LONDON — Is paybox British Sky Broadcasting’s 13-year exclusive hold over the most valuable soccer rights in Europe about to end? Or will the Rupert Murdoch-backed satcaster again outwit European Union bureaucrats and outbid rivals.
So far, the score is 1-0 to BSkyB.
The EU tried to break BSkyB’s monopoly over soccer — its main subscription driver since 1992 — three years ago by forcing the English Football League to sell its rights to Premier League soccer games in four packages.
The deep-pocketed satcaster simply bought them all for a stunning £340 million ($612 million) a year.
That deal ends next year — and the EU is ready for a rematch.
Last week, the Premier League met members of the European Commission in an attempt to reach agreement over Brussels’ desire to ensure that at least two British broadcasters “obtain a viable and meaningful share of live match rights.”
EC officials warned that unless the league gave ground, legal action would ensue. A showdown appears to have been averted, as league CEO Richard Scudamore said the two sides were “closer to an amicable result.”
As Variety went to press, no details of the deal were available, but British newspaper the Guardian suggests the latest proposal involves selling the matches in five packages of 28 games each season, with no broadcaster able to win more than four packages.
But with BSkyB forking out between $3.6 million to $5.4 million per game, it is hard to see how any terrestrial U.K. web alone could match, let alone top, coin of this order.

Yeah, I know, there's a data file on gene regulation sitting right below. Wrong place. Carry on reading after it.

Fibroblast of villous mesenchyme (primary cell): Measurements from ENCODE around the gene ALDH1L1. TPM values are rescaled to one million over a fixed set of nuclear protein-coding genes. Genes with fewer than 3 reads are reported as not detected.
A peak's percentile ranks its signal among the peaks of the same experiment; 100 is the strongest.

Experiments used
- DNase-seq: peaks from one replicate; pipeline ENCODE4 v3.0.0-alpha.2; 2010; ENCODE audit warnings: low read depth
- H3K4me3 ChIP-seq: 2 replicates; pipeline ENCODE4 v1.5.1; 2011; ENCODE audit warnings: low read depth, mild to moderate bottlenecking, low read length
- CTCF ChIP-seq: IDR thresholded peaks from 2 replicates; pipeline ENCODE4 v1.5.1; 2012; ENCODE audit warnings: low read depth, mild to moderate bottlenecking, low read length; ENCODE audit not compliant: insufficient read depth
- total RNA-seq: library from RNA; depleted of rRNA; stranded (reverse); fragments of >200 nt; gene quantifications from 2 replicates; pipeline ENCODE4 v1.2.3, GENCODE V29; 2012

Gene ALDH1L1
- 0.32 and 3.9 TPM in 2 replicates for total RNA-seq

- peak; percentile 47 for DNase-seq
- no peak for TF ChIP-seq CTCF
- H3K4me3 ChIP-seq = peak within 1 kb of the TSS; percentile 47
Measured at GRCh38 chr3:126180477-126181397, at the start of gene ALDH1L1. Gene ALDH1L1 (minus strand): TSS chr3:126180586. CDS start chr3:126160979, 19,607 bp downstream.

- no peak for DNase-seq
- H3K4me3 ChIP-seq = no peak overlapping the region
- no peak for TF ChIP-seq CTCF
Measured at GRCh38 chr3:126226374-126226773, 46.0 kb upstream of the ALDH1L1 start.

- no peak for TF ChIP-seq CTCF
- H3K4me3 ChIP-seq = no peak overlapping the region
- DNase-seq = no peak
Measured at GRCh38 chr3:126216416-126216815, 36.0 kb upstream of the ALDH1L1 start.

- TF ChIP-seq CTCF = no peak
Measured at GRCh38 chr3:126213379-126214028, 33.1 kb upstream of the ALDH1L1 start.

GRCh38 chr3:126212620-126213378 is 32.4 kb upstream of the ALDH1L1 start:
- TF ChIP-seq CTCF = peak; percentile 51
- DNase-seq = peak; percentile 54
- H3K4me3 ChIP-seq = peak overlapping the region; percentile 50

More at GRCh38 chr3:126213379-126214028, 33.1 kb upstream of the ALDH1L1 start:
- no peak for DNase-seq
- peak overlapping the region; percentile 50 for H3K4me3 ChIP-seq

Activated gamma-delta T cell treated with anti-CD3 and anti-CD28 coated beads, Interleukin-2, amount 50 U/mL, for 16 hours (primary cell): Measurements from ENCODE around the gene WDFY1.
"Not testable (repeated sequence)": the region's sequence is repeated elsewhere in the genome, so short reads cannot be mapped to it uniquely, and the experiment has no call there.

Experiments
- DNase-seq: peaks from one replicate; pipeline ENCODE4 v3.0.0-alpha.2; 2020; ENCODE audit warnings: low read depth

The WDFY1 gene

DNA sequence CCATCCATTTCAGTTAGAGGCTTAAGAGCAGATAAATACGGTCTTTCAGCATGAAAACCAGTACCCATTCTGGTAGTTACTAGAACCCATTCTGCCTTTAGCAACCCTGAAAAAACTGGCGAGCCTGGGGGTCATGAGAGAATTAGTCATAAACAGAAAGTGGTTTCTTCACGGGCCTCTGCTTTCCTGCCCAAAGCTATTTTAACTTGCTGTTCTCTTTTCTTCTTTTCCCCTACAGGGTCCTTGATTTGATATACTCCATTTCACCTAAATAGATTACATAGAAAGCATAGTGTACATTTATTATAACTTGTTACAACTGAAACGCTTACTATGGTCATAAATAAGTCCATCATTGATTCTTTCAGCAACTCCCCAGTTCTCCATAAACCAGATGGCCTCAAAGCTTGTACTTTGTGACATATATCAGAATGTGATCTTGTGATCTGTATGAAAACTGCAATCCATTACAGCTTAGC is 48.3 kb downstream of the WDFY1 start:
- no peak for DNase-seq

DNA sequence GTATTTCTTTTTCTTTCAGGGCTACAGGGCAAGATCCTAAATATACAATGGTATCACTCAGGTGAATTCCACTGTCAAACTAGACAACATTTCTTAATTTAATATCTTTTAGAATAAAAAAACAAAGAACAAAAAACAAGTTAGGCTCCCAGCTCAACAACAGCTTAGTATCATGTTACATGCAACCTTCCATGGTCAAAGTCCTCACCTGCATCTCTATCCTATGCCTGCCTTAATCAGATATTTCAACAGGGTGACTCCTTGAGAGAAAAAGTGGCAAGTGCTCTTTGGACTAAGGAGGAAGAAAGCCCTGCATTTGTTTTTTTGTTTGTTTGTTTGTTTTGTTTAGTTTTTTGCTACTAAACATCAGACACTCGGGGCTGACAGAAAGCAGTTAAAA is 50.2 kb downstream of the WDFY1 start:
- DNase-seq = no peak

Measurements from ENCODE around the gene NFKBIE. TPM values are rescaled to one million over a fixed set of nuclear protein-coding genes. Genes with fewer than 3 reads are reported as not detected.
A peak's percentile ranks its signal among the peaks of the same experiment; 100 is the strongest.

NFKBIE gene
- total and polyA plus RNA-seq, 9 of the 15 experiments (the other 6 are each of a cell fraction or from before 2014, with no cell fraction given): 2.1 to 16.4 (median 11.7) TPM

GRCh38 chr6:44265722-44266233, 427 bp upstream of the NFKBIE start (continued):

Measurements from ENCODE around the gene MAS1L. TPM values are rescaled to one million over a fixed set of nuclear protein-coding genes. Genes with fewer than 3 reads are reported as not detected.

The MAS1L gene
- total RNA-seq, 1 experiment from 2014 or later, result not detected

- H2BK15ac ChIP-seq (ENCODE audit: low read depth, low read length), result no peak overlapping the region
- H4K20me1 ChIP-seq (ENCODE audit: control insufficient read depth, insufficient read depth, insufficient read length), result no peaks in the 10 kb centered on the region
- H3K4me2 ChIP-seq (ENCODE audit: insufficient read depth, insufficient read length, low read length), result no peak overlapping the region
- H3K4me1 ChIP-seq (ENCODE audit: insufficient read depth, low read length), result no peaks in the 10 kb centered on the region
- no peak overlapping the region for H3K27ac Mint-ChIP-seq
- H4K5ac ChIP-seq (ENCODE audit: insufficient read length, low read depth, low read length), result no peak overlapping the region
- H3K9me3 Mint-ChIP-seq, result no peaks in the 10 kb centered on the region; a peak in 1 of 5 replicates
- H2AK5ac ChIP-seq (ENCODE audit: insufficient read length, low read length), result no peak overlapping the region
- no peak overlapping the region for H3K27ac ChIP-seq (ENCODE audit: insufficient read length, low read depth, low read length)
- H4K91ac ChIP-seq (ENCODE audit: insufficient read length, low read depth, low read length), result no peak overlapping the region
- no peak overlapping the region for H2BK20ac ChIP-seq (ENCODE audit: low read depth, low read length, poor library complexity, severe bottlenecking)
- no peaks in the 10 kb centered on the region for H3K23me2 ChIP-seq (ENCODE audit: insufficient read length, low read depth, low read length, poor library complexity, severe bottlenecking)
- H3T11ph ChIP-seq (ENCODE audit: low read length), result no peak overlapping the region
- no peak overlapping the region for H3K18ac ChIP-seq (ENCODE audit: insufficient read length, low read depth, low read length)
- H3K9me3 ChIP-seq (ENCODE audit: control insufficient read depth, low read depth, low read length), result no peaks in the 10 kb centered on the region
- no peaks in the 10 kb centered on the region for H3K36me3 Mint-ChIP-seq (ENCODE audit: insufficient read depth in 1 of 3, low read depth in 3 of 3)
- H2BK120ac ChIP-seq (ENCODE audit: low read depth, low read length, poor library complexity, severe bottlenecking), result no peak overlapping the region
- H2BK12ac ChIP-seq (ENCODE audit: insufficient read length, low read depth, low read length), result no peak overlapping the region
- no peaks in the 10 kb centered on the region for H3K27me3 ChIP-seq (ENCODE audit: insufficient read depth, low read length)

This is creating some interesting partnerships.
Cable combo NTL, which recently announced it will merge with Telewest, has gotten into bed with terrestrial web ITV in an attempt to wrestle away rights to half the games.
The BBC and Five, the British terrestrial web owned by pan-European broadcaster RTL, also are said to be interested in bidding for matches, as are British Telecom and Irish-based sports specialist Setanta.
Another intriguing possibility is a tie-up between BSkyB and Five.
Sky News provides Five’s news service, and the two recently struck a deal to share coverage of cricket. Asked about such a possibility, Five’s program topper, Dan Chambers, remains tight-lipped.
Provided the EU does not start legal proceedings against the league, bidding is likely to begin next spring, with a result expected by the end of the summer.
Despite the tough talk from Brussels, it is hard to see BSkyB not controlling the lion’s share of games when the next TV contracts are sealed.
A BSkyB spokesman would only say: “Sky expects to make a competitive bid.”